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A Photographer's Journey to 5 Continents to Document 35 Tribes Before They Disappear

Jessica Rivera

British photographer Jimmy Nelson decided to travel the world for three years, visiting 35 tribes in all five continents, to document their lives and customs before they disappear. He compiled the photos into a book entitled, "Before They Pass Away." The next step is to go back to all 35 tribes and show them their photos, explaining to them why he made them.

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  • Pablo Prieto

    This project is all but journalism. Its produces an altered reality that lacks truth. I can't see the difference between this type of work and a fashion shoot for Vogue on location. The photographer sets and manipulates the elements in space to communicate its vision.

  • Sveva Pettorino

    I think this is a remarkable project... any effort to shed light on these almost forgotten tribes is a step in trying to preserve their heritage and culture. I have studied Tibetan language and culture for 6 years and have lived there for a year and totally see the importance of doing what is possible to preserve their incredible patrimony.

    • Alessandra Rizzotti

      Interesting Sveva. Do you have blog posts about it? Would love to see them linkshared!

      • Sveva Pettorino

        Hi Alessandra! I actually had a blog from my time in Tibet but unfortunately it got deleted :(
        I actually did my master thesis on the preservation of tibetan traditional music...I had the chance to interview many incredible artists. If you are interested I would recommend you to listen to Kelsang Chukie Tethong :)

        • Alessandra Rizzotti

          Email me at alessandra[at]goodinc[dot]com so we can talk about how you can write about it on!

  • Khatnyp

    This guy seems pretty arrogant. He's not that good of a photographer.

  • Carolyn Sams

    His photographs are beautiful, no doubt, but it feels rather sad... like a sort of fatalistic approach to observing these people. Why must these tribes "pass away" and how can future generations still hold on to some of these traditions? By creating such a sense of "other" through these photos, is it making the "extinction" of these tribes come quicker?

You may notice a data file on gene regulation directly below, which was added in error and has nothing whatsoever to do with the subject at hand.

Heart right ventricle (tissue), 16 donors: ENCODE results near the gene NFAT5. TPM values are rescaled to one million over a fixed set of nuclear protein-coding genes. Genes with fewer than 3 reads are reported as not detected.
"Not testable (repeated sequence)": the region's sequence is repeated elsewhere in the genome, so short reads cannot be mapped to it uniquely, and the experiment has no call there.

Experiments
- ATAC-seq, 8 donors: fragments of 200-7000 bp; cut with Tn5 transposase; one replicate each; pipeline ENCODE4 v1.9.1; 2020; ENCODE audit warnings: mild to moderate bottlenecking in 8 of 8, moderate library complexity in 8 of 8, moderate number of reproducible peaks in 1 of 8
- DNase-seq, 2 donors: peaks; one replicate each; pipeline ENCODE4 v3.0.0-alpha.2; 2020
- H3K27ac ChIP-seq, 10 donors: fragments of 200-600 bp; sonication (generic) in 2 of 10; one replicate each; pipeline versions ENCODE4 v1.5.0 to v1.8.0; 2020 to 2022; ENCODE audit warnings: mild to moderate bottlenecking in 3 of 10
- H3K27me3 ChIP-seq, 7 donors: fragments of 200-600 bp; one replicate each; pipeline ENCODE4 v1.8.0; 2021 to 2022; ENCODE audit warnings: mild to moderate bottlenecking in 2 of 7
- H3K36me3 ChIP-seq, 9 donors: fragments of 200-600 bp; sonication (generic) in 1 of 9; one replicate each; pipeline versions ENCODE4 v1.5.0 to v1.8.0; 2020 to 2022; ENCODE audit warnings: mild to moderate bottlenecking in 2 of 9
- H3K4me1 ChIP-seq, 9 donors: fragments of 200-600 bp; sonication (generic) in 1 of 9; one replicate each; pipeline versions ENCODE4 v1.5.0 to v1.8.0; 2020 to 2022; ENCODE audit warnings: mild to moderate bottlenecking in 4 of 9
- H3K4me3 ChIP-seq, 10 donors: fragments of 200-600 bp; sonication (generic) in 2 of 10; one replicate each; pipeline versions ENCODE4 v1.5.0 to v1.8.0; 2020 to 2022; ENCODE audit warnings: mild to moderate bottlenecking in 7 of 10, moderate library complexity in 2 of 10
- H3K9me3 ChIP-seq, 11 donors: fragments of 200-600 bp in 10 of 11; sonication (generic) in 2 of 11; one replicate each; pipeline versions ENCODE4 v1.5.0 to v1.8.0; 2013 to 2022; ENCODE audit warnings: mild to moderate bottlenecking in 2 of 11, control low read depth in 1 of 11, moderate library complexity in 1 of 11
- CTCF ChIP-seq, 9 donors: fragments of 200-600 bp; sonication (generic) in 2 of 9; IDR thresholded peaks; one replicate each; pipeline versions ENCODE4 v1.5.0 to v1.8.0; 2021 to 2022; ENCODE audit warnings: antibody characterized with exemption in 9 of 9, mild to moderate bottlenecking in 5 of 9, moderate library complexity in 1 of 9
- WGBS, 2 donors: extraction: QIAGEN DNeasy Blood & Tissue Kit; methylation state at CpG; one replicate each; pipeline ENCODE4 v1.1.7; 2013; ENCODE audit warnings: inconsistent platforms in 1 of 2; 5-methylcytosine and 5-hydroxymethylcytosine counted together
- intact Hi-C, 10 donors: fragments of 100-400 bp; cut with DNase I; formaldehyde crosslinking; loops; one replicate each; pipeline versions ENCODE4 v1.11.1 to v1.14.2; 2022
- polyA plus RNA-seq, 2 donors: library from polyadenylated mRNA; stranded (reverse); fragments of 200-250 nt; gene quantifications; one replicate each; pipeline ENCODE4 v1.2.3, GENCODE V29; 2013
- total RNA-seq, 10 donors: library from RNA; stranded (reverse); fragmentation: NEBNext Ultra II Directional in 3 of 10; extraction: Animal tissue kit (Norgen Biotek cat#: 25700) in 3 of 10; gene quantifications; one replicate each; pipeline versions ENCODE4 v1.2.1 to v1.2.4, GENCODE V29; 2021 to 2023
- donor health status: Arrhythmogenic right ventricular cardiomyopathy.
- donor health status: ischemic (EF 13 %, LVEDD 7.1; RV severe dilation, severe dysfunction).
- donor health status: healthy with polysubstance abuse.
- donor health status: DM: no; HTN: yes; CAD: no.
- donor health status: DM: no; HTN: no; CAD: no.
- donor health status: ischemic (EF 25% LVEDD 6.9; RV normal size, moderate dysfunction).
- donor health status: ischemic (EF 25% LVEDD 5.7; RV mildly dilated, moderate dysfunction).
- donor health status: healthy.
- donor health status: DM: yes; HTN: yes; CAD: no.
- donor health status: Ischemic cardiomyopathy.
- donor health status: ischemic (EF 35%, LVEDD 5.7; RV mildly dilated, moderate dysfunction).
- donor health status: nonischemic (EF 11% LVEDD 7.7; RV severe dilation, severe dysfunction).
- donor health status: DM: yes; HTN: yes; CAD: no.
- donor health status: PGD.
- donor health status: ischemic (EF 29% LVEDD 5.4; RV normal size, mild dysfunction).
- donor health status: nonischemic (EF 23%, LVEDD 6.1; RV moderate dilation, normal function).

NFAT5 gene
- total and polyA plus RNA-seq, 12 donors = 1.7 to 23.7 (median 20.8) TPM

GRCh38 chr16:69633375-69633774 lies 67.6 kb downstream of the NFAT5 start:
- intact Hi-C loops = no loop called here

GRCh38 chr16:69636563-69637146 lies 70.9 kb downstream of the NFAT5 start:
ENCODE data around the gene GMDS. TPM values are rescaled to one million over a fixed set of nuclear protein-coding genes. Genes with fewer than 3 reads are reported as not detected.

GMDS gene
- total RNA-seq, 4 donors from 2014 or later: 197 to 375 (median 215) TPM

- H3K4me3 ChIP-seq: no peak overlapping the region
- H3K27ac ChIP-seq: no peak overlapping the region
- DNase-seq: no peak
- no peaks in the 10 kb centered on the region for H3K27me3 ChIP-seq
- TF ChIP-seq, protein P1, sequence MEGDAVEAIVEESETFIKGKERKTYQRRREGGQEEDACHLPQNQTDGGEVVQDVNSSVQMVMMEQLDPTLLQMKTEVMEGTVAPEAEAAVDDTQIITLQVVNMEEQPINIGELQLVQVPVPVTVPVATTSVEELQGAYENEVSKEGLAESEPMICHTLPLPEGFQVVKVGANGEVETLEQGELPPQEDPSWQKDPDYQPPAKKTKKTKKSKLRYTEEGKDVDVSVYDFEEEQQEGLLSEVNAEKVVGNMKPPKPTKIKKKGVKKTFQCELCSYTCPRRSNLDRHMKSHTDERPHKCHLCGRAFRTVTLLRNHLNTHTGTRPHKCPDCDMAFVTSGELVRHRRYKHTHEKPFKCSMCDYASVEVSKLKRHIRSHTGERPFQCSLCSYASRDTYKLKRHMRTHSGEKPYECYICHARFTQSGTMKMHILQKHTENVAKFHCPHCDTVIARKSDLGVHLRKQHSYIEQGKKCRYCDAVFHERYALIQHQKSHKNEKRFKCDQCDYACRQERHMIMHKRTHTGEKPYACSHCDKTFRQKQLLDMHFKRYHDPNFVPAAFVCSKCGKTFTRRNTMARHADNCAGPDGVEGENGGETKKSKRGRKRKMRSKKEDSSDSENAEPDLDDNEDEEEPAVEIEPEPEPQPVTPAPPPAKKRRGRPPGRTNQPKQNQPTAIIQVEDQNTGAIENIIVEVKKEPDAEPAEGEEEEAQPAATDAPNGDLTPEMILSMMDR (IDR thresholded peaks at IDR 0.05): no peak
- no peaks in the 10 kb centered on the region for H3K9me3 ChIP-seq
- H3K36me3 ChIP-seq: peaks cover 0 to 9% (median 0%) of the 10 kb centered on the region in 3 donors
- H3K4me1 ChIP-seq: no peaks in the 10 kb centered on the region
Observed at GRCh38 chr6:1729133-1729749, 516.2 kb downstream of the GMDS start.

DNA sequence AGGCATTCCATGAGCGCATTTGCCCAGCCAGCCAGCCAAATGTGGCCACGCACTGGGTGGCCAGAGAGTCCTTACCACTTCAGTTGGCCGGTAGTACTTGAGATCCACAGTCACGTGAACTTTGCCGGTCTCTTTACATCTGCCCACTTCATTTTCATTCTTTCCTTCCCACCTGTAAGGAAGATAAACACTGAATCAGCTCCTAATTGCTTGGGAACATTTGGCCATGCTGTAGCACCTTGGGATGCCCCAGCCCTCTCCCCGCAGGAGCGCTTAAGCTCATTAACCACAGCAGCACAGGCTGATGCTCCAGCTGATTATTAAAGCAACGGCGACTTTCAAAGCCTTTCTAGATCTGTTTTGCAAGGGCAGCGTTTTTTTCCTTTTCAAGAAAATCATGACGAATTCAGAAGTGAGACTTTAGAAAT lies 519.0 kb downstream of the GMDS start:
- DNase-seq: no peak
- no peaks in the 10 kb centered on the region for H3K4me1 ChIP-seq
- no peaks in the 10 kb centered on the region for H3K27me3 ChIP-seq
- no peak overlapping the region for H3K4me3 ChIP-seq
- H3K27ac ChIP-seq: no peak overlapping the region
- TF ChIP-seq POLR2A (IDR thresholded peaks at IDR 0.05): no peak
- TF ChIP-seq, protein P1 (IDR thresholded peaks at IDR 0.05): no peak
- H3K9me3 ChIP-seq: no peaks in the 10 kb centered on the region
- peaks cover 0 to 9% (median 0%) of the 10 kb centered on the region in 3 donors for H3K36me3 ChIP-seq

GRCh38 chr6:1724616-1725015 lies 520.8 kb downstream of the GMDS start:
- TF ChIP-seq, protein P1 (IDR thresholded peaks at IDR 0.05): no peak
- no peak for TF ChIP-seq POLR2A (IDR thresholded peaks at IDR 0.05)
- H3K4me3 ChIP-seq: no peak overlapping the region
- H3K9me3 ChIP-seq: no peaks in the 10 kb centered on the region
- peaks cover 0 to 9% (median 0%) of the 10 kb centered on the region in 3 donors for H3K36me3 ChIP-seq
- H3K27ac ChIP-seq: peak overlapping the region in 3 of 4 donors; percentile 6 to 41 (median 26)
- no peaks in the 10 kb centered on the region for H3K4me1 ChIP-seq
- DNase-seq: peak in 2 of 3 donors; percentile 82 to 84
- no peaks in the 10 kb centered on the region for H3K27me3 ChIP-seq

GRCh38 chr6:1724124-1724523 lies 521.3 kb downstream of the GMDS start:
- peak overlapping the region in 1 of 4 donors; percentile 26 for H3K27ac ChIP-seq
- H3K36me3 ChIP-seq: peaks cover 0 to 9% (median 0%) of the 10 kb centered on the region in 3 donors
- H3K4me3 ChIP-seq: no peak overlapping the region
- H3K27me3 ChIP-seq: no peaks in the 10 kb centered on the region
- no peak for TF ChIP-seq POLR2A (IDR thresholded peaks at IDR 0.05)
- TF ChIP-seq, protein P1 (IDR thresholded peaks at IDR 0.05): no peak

• Annie Wu

      Completely agree! I get the sense of objectification in the way that he writes about and portrays these people. The photos themselves are absolutely breathtaking, but I wonder what this project would have been like if he had taken a more intimate, less staged approach.

  • Alex Cheung

    The website is a bit self-aggrandizing (does anyone else get the same feeling?), but I do appreciate the effort in capturing extant tribal communities.

  • Stef McDonald

    The return visit is what impresses me the most. Also a good personal reminder for all of us—to document family customs, traditions, recipes etc. for future generations.

    • Yasha Wallin

      Very good point. You don't initially think of your own family in this context, but I guess we all have our own localized tribes whether they be friends, family, coworkers, collaborators, etc.

  • katie beck

    Wow! What an amazing project. This work is so important. I'd love to see / hear about the conversations that happen between the photographer and the tribes he documented, and about the conversations this process has started within those communities as well. A beautiful and important idea. Good work!

  • Catarina Guimaraes

    This is so beautiful! This experience must have been sublime. I almost wish Jimmy Nelson would write a book about his experience and how it changed him.

    • Jessica Rivera

      He did! The book is entitled "Before They Pass" - it covers 1/3 of his work. He plans on visiting 35 more tribes and keep the story going!